KC who had to return from South Col due to unfavorable weather conditions during his first attempt to summit Mt Sagarmatha a few years ago is all set for a second push for the world’s highest mountain
KATHMANDU, March 19: “It is not the mountain we conquer but ourselves.” The famous quote by Sir Edmund Hillary after the first successful ascent to Mt Sagarmatha along with Tenzin Norgay Sherpa has driven many mountaineers to set out on a conquest to reach the top of the world. As Set Godin has put it “Everybody has their own Mt Sagarmatha they were put on this earth to climb.”
Amit KC, a Nepali climber who is visually impaired, has set his vision on conquering Sagarmatha and is ready for a second push for the mountain this spring climbing season. In his first attempt at the mountain, KC was forced to deal with unfavorable conditions which delayed his summit push even after reaching South Col. KC embarked on his mission to reach the summit of Sagarmatha eight years ago after quitting his job as a teacher at a government school.
Hailing from a hilly district in western Nepal, KC had never experienced the touch of snow except for that one time when he encountered a light snowfall over a decade ago. KC comes from Jaimini Municipality-4, Baglung district, and had never been to the mountains before he set out on his mission. From never having been in mountains to on a mission to scale Mt Sagarmatha, the highest mountain in the world, KC is ready for a second push to the summit with the person he trusts and respects the most, himself.
In an exchange with Republica, KC recalls a time when an American national provided him with rock climbing training. “During the training, I asked him if I would be able to summit Mt Sagarmatha.” The American’s response was what inspired KC to climb Sagarmatha. “He laughed at my question and said your question is like a fish asking if it can swim in a pond. I was told that a Nepali despite visual impairment or any kind of disability can definitely summit Mt Sagarmatha because it’s a self-motivated factor,” he said.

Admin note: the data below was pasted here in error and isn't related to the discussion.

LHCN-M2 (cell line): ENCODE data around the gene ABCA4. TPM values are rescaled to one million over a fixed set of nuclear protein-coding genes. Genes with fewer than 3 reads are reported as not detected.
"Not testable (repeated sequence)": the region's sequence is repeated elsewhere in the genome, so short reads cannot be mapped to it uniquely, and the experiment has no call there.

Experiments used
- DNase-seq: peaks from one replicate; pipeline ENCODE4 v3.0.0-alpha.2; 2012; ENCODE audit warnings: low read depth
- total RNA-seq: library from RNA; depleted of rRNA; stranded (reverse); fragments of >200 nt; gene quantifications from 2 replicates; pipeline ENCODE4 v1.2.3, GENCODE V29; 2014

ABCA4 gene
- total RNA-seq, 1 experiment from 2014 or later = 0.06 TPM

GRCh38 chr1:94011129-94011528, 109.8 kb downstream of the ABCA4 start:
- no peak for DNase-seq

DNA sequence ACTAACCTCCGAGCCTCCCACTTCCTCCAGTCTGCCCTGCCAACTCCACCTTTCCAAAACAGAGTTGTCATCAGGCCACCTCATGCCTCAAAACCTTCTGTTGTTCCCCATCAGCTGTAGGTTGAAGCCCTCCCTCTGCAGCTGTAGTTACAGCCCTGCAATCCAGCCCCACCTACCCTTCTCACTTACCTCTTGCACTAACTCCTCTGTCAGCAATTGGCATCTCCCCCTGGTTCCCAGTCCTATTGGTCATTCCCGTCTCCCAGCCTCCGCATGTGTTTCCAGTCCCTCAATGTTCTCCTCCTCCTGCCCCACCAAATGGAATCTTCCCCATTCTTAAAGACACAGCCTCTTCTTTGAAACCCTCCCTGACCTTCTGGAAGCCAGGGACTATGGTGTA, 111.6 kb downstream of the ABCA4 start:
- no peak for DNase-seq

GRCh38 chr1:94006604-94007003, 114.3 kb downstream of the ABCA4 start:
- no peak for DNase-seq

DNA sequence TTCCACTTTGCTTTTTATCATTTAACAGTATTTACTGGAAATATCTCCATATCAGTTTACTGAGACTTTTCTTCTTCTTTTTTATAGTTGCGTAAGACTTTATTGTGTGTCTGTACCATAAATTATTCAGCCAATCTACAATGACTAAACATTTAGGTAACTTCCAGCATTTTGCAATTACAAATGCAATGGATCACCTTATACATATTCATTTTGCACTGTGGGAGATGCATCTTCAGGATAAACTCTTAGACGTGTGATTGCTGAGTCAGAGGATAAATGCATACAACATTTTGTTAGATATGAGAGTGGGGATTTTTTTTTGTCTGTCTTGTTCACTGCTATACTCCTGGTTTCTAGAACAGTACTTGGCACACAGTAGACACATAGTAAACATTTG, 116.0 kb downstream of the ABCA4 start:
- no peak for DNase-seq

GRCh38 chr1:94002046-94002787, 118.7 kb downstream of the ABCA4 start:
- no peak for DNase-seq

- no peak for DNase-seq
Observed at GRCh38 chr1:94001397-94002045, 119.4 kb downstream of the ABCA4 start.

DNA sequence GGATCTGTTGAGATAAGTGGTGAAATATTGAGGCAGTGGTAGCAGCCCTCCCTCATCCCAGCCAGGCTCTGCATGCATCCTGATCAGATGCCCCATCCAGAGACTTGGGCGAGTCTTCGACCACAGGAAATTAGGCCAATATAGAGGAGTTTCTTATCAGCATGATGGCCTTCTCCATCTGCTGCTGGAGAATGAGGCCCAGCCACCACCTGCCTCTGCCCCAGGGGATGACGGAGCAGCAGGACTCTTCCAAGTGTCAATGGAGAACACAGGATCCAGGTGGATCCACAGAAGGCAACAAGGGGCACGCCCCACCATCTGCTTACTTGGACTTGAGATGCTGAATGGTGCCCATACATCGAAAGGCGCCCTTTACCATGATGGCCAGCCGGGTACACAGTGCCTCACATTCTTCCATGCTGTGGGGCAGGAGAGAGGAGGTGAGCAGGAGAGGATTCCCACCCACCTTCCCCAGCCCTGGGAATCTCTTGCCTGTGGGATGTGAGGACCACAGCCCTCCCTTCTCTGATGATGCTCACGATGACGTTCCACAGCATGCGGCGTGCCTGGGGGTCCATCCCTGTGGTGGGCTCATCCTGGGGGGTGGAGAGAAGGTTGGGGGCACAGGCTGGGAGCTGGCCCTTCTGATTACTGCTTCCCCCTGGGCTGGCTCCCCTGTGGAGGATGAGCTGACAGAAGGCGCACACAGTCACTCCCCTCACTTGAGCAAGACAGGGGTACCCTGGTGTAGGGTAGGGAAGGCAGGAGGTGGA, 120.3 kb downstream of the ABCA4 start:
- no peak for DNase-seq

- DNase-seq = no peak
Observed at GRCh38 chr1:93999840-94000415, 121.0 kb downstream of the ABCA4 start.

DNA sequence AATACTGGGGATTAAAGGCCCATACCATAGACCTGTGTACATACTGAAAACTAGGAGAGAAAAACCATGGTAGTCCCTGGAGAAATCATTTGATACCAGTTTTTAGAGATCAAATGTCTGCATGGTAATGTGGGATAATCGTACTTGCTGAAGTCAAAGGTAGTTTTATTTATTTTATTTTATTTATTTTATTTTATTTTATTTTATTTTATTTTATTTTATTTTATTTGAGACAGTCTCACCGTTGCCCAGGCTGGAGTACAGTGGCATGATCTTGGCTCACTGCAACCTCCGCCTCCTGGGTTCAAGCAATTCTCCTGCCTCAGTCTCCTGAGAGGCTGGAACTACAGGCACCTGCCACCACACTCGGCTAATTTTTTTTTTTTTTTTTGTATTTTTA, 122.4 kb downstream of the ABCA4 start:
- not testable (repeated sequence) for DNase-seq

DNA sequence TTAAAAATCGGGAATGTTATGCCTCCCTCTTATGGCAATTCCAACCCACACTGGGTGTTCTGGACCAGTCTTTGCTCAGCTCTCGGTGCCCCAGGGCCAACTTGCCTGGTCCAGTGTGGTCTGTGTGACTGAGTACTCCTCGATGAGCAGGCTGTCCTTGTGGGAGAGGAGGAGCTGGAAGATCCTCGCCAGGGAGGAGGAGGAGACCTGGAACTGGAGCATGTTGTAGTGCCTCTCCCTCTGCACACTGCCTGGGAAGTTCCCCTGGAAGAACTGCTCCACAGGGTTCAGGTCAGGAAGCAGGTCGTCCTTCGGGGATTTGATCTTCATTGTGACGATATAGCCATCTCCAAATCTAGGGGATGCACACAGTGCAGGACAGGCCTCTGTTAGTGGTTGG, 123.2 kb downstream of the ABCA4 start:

Despite having the willpower to summit Mt Sagarmatha, the responses he got from people did not match as they treated him as if he had taken up an impossible venture. However, he was confident that with the help of Sherpas, he would be able to reach the top of the world. With a sheer determination to not flinch away from his quest over the years, KC says the perception of people regarding his decision to climb Sagarmatha has changed over the years.
Given the risks mountaineering carries, KC, a husband and a father of two had difficulties convincing his families and friends about his decision to take on the challenge in the beginning, but eventually, with each achievement and his can-do attitude, they have turned into his supporters.
In his quest for making what people said was ‘impossible’ possible, KC has scaled three six-thousanders, Island Peak (6,160 m), Mera Peak (6,476 m), and Lobuche Peak (6,119 m). KC attempted to summit Mt Sagarmatha (8,848.86 m) in 2017. “When I reached the South Col, I stayed there for about 36 hours due to bad weather,” he says. KC had to return from South Col while attempting to summit Mt Sagarmatha because of a shortage of oxygen canisters.
Earlier, the government of Nepal had banned people with disabilities from climbing mountains including Sagarmatha in December 2017. “Madhav Chamlagain, a central member of the Federation of Nepali Journalists (FNJ), and I filed a writ petition in the Constitutional bench of the Supreme Court seeking a mandamus saying that the act was against all national and international laws signed by the Government of Nepal on disability, including the United Nations Convention on the Rights of Persons with Disabilities (UNCRPD).”
The Supreme Court later overturned the government’s decision to ban differently-able people from participating in mountaineering activities in June 2018.
His expedition could not be continued in 2018 and 2019 as he spent his time advocating for persons with disabilities at the Supreme Court.
KC who is also the first differently-abled general member of Nepal Mountaineering Association (NMA) believes that if you create the opportunity yourself, everything is possible.
Over the past eight years, he has faced more social and financial challenges rather than geographical challenges. Before stepping on the mountain, I made up my mind that I might lose my life in the course and I have made peace with it.
KC does not feel the need to answer people who are there to demotivate him from reaching his goal. He complains that he has not received any kind of support from organizations related to differently-abled people. “I have been appealing to all to support me in this campaign. I will be heading to the top with a team of four people,” he states.
He defines Mt Sagarmatha as a symbol of pride and independence and a natural security barrier for his motherland. He will be leaving for the Sagarmatha region for his second summit attempt to Sagarmatha on April 3 and plans to finish the mission by June 10. He will become the first visually impaired Nepali national to scale Sagarmatha if he successfully completes his mission.